Summary: This story begins with a seventeen year old girl, Juliette, who is trapped in an asylum after killing (on accident) a young boy. Juliette gets a new roommate named Adam. She and Adam get more and more familiar with each other, realizing that they had known each other long ago. However, it turns out that Adam is a soldier sent to check Juliette's sanity before sending her to the Reestablishment, a dark new government ruling what's left of civilization after the earth began to die. They send her there because she has a power they want; she can kill a person if she touches them, however she can't control this ability. Once there, Juliette meets Warner, a young man very interested in her. She is trapped there, forced to bend to Warner's will as his attraction for her grows stronger and stronger. However, Juliette falls in love with Adam. The story climaxes when Juliette and Adam learn they can touch each other without Adam getting injured. With this realization, Juliette and Adam run away. They join with Adam's younger brother and a suspicious army companion, now searching for the only good place left on earth.
Plot: The plot in the novel was superb. It was suspenseful, daring, and almost strange. It brought up many parts of the darkness of the modern society, yet keeping the novel hopeful with the way everything is told. It also offers some great romance scenes and a sort of love triangle that's well-rounded and beautifully passionate. The reader is easily swept away in the flow of the novel. Last, the action is told where it's fast-paced and scary but also slow enough to be thoroughly understood and digested by the reader.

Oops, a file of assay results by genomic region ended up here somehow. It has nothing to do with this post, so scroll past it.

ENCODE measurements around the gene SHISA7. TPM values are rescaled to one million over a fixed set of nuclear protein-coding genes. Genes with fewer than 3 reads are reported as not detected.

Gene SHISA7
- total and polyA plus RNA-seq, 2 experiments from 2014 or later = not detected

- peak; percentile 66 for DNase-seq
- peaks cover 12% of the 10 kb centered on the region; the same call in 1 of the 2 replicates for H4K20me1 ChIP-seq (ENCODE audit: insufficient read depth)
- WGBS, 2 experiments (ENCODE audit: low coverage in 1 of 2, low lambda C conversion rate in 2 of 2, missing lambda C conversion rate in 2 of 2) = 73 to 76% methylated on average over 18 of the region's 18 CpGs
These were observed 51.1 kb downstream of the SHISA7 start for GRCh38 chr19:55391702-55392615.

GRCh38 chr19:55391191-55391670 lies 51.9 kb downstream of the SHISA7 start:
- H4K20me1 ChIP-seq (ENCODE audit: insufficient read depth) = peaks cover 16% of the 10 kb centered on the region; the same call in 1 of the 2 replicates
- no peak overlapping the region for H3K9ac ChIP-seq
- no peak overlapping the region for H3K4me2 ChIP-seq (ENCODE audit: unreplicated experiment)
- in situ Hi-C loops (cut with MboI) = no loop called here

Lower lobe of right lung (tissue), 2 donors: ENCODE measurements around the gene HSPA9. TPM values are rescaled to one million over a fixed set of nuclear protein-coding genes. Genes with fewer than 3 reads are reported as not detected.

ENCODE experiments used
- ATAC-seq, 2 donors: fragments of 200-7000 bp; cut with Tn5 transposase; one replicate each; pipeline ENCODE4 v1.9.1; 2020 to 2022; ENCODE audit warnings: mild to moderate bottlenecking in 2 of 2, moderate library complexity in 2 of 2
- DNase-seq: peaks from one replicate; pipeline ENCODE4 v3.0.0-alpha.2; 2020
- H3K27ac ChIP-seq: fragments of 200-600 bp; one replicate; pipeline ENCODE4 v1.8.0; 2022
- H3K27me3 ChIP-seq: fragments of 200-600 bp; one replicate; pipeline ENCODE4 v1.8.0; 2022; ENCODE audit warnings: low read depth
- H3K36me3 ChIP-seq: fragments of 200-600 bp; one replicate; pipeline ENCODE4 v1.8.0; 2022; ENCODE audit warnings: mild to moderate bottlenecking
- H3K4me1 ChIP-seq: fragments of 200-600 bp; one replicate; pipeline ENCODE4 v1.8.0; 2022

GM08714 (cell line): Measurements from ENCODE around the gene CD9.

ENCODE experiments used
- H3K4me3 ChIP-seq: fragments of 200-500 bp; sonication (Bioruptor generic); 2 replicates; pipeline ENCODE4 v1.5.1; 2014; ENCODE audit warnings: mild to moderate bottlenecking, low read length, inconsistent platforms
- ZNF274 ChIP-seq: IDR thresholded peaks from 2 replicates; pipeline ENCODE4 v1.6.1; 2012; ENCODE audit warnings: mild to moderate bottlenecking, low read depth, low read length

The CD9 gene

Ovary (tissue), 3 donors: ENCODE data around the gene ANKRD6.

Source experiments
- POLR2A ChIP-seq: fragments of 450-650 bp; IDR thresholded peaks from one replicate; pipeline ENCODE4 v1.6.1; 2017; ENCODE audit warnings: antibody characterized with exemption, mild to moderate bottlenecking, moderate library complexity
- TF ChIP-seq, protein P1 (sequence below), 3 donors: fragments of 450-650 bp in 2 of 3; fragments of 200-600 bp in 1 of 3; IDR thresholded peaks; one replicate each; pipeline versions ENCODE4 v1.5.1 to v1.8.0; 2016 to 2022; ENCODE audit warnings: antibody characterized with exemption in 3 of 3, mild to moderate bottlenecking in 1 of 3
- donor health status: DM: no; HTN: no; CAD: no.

Characters: The characters were quite well developed. The main character was flawless in development, never darkening or becoming almost frighteningly distant. No, the main character was strong, humble, and thoughtful with additions of romantic and kind to round out the personality. She never faltered in this almost literature pureness that so delights me to read. I mean, how often are the main characters strong yet realistic. It was so easy to imagine her footsteps, her image, and her choices without feeling bitter or untrusting towards the character or author. The other minor characters were just as interesting. Warner and Adam were really well done so they held very specific images so the reader forms feelings towards each with absolute sureness. No character, even the villains like Warner, were ever wasted or bitterly ignored from the novel or reader, truly filling out/smoothing out the novel. All in all, it was the characters' honest human traits while perfect fantasy development that made this novel great.